We sat with Paweł Kaczmarczyk to discuss 20th IMISCOE Annual Conference that will take place in University of Warsaw from the 3rd until the 6th of July. Paweł is an Economist specializing in labour migration, mobility of the high-skilled, migration and the welfare state, migration policy, labour market and related issues. He is also a Professor at the Faculty of Economic Sciences (Chair of Population Economics and Demography), University of Warsaw and since 2016 the Director of the Centre of Migration Research and amongst the coordinators of the hosting committee.
Could you tell us who are the organizations and people behind the Warsaw Annual Conference?
The organisation of the IMISCOE AC is a joint venture of Centre of Migration Research (CMR) and Centre for Excellence in Social Studies (CESS) – both are parts of the University of Warsaw. CMR is well known to most of the IMISCOE members, as we have been part of the network for more than 15 years, so I shall say a few words about CESS. It is an interdisciplinary platform created to promote and strengthen cooperation between social researchers at the University of Warsaw and to facilitate their international collaboration. In that respect, IMISCOE AC is perfect to promote the CESS’s objectives. As this year's conference will be really big, organisation of this event involves a large part of the CMR staff, but especially important role played is by my fantastic colleagues: Joanna Bagadzińska, Anita Brzozowska, Kamila Fiałkowska, Barbara Jancewicz, Mateusz Krępa, Karolina Łukasiewicz and Marta Pachocka.
What is the format going to be in Warsaw?
Since the most critical phase of the pandemic is thankfully over, the Network Office and ourselves were hoping for a fully on-site conference. However, it soon became clear that there is a great demand for an on-line mode, especially that it promotes inclusivity. As a result, the conference will be a combination of on-site and on-line sessions. In some cases, we will also be offering a hybrid mode, but this has been seen from the very beginning as an exceptional, even if very useful, option. When designing the program it was our priority that on-line participants have an opportunity to attend a reasonable number of sessions. They will also be able to attend most of the side events, such as online debates, movie screenings etc.
The theme of the conference is "Migration and inequalities: In search of answers and solutions". What is the reasoning behind this theme?
Our initial idea was to propose an issue that is broadly perceived as a challenge, but it has so far attracted somewhat limited attention from IMISCOE members. The link between migration and income inequality appeared as an obvious choice. Yet it soon transpired that other forms of inequality must be included as well because of their importance for contemporary migration research. The final version of the programme – and this applies in particular to the plenaries and semi-plenaries – provides an extremely interesting and broad overview of how migration and inequalities are intertwined: from income and spatial inequalities to political polarisation and populism, racial inequalities and knowledge production. The conference opens with some fantastic scholars who will identify the key questions, and it concludes with a session involving both academics and policymakers looking for practical policy solutions.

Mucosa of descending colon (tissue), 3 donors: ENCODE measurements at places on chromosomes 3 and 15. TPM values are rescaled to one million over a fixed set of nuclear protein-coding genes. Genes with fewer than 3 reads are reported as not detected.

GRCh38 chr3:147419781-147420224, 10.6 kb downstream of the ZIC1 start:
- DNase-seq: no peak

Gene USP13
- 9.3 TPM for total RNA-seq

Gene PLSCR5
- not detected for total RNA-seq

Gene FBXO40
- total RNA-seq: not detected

We also want to get to know you as a migration scholar. First of all, about IMISCOE. How did you find out about IMISCOE? And how did you first get involved with IMISCOE? What did you particularly like about IMISCOE and its conferences?
CMR became a member of IMISCOE in 2007, and that is when I started to learn how the network works. Initially, participation in IMISCOE was a challenge, as I am an economist by training (with a focus on research on the drivers and consequences of labour migration) and my discipline is not the leading one in IMISCOE. But this initial difficulty turned out to be the main advantage: for me, IMISCOE offers more than a standard research network – it is an excellent opportunity to discuss migration-related issues across disciplines and to communicate with scholars from very different backgrounds. Its diversity and richness are best appreciated during the annual conferences. And that is probably the most important reason why they are so popular.
Returning to the Annual conference you are organizing, what do you hope people get out with out of those four days in Warsaw?
The pandemic has shown us very clearly the importance of direct contact and being able to present and discuss our research ideas. IMISCOE conferences have always been a great platform for scientific communication and exchange, and we believe that this year will be no different. I hope that the members of IMISCOE will leave Warsaw with new ideas and improved research results, but also with the feeling that IMISCOE is not only an academic network but also a fantastic group of people to talk to and spend time with. But, as war in Ukraine continues, the case of displaced persons and war refugees from that country has become even more important than it was last year. We hope that this year’s IMISCOE will be a platform for an academic discussion of these issues, as well as a space for refugees themselves to talk about their experiences.
One last question from the IMISCOE network office in Liège: do you have any tips for conference participants to enjoy their stay in Warsaw? Anything unmissable?
Just try to feel the atmosphere and vibe of the city. Head to the riverfront and mingle with the locals to enjoy social life, relax on the urban beach or in one of the beautiful gardens. Dine on excellent food. And if you still have some time left, try to get a glimpse of the city's past – visit POLIN: the Museum of the History of Polish Jews, the Museum of the Warsaw Rising or Fryderyk Chopin Museum.